Salt concentrations in the oceans are not a reflection of time. They are a reflection of erosion and temperature.

The salt in oceans is a maximum, because of the assumption that you start with an ocean with zero sodium in it.

When water freezes at the poles it takes water out of the oceans but leaves the salt in the ocean. The opposite happens when the polar ice melts. This is a HUGE problem for you model. Also, the amount of salt entering the oceans will change as erosion changes on land. There are simply too many variables affecting salt concentrations in the oceans for it to be a valid measure of time.


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 Message 30 by slevesque, posted 11-04-2010 4:45 PM slevesque has responded

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Zubbbra25
Junior Member (Idle past 478 days)
Posts: 22
Joined: 10-11-2010


Message 34 of 144 (589835)
11-04-2010 6:05 PM
Reply to: Message 19 by slevesque
11-04-2010 2:16 PM


Hi Slevesque,

- One that is consistent with the given age. For example, the accumulation of salt in the ocean gives a maximum age consistent with a young earth. This was in fact my very first thread at EvC, and if you want to discuss it you could dig up my old thread and we could start off from there.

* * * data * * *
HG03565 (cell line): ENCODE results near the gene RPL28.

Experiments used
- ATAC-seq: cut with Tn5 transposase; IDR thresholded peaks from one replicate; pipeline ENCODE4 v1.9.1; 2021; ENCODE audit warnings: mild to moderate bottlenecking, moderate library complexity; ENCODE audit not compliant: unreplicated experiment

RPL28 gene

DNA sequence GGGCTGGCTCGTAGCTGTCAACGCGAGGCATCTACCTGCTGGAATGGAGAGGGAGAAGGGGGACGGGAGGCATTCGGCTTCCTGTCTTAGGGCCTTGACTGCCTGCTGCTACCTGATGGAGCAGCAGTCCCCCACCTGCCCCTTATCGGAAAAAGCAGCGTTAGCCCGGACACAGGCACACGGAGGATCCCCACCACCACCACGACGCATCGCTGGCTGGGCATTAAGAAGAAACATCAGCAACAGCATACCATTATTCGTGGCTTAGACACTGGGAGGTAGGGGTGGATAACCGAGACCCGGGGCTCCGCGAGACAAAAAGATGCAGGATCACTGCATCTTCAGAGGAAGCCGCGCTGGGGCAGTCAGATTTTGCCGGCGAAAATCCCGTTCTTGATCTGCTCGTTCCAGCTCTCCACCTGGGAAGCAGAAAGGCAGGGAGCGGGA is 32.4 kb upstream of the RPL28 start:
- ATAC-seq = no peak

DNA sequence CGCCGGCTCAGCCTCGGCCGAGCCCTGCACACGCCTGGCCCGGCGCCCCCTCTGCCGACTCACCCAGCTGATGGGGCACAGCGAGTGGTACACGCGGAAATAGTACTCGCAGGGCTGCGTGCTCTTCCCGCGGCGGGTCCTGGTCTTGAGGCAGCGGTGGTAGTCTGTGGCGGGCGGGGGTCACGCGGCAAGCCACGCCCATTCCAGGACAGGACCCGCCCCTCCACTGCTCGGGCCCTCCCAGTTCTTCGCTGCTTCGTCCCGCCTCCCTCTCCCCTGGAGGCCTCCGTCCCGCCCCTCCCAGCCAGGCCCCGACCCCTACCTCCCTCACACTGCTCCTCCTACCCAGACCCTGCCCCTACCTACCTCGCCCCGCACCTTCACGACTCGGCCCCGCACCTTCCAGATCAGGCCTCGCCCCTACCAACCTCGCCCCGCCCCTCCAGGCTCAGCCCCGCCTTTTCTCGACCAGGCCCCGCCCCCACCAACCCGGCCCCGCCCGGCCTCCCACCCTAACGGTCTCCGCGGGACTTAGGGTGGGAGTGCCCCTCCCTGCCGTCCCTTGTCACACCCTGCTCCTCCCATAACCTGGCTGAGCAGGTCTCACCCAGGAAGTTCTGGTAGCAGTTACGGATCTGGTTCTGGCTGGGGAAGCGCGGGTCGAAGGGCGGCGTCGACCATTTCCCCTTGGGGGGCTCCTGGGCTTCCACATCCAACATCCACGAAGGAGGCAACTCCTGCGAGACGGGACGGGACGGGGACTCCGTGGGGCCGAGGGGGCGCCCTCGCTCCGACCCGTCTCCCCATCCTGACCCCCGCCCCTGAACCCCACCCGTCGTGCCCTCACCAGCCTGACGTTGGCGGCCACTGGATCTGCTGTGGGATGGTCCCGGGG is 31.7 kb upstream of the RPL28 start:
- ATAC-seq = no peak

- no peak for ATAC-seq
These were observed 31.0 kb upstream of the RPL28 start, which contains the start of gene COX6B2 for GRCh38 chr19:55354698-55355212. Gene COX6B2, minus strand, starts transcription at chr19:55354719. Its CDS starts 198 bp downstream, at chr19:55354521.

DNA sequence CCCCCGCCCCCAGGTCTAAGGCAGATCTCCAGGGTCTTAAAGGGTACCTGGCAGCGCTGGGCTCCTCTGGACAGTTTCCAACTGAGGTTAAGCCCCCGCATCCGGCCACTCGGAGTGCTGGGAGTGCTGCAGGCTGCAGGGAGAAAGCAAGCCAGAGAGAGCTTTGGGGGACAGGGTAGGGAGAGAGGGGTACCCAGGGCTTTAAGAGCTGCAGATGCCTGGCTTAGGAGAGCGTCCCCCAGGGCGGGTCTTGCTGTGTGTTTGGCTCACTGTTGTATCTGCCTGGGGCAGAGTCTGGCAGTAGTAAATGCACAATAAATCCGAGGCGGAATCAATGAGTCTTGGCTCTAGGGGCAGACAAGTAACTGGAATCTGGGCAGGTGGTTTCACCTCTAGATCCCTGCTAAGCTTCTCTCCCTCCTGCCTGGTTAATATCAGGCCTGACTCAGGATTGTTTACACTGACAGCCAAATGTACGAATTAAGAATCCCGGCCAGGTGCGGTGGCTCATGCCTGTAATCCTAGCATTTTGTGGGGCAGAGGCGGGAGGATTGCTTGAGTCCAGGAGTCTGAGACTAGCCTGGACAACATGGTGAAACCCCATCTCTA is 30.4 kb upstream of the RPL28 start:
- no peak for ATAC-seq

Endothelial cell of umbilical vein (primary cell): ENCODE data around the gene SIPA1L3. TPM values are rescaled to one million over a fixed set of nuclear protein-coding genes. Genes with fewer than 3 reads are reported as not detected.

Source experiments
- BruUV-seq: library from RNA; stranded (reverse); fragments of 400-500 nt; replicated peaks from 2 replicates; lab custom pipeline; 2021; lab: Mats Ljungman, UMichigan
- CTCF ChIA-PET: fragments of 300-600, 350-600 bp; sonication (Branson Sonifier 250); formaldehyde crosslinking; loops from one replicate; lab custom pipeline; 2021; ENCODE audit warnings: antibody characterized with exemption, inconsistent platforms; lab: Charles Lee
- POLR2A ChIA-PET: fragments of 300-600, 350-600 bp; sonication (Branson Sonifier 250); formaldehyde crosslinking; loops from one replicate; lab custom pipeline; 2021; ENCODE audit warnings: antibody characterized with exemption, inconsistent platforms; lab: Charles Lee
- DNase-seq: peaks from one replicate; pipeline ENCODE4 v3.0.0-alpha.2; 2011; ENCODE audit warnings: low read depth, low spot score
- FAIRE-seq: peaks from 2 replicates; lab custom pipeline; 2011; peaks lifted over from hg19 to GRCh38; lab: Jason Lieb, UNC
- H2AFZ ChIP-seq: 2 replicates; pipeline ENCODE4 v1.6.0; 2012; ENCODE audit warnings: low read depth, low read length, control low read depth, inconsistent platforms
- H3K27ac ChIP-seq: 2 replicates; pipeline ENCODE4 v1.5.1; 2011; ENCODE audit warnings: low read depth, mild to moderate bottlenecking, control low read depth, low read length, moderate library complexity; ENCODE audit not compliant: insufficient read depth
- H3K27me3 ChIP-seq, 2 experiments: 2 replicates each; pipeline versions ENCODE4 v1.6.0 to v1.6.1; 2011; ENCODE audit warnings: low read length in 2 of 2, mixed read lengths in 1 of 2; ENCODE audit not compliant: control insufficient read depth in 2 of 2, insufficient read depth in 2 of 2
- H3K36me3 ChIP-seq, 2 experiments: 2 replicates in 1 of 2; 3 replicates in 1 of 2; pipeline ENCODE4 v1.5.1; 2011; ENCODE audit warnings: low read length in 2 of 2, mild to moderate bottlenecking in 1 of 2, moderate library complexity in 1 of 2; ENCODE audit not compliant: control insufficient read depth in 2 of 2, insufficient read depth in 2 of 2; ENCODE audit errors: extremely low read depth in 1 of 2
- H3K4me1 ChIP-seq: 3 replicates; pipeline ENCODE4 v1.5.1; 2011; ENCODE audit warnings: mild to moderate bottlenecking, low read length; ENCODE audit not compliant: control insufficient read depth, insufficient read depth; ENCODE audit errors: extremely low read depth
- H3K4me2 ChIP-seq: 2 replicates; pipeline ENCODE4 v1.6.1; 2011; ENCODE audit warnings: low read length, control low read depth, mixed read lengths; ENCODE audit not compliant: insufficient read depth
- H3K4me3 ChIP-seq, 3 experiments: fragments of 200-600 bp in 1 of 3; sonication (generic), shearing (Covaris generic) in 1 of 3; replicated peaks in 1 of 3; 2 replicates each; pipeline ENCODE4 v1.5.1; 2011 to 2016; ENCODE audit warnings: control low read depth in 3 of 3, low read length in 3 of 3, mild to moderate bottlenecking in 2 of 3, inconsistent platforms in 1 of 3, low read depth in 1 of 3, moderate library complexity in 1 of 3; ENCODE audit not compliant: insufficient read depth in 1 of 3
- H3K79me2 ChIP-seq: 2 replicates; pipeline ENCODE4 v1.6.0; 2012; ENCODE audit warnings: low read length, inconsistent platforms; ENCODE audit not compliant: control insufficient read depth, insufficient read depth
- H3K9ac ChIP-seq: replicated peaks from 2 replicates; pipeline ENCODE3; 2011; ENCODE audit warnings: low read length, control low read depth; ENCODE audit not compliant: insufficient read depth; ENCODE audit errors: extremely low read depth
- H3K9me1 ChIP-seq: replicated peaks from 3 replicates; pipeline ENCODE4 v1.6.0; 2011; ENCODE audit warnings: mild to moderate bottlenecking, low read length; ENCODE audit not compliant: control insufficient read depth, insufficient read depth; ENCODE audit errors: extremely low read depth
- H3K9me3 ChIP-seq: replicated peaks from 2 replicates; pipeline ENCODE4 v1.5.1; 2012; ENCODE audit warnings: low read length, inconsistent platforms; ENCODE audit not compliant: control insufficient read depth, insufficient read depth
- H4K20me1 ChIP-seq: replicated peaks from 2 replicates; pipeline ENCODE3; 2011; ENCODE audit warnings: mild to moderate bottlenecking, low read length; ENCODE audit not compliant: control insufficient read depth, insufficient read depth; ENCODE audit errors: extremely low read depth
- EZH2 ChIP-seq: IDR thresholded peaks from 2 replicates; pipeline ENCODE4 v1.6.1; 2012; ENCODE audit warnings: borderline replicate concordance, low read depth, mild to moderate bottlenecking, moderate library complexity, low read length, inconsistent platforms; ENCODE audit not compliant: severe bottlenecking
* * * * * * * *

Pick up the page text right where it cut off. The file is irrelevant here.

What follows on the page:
- One that points to the given age. For example, the helium diffusion in zircon crystals experiment done by Humphreys and Baumgardner falls into this category.

As the salt issue is being addressed, I took a look at the zircon one, and there is a massive essay on talkorigins, Zircon - Talkorigins, which discusses this in length, unfortunatly I don't have the time, nor the relevant understanding to read through this essay.

Back on topic though, what I want to find out is, not if there are problems with current geology and certain issues you think it might have, but what DATING methods YEC's can use, ones that correlate to a minimum age of 4350 or 6000 years.

Take RAZD's Correlations topic for instance, is there a similar YEC one? Would the YEC dating techniques show correlations between C14 dating, tree-rings, lake varves and so forth? Or would new, independent dating methods need to be employed by YEC's?


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NoNukes
Member
Posts: 4944
From: Central NC USA
Joined: 08-13-2010
Member Rating: 2.0


Message 35 of 144 (589851)
11-04-2010 7:33 PM
Reply to: Message 19 by slevesque
11-04-2010 2:16 PM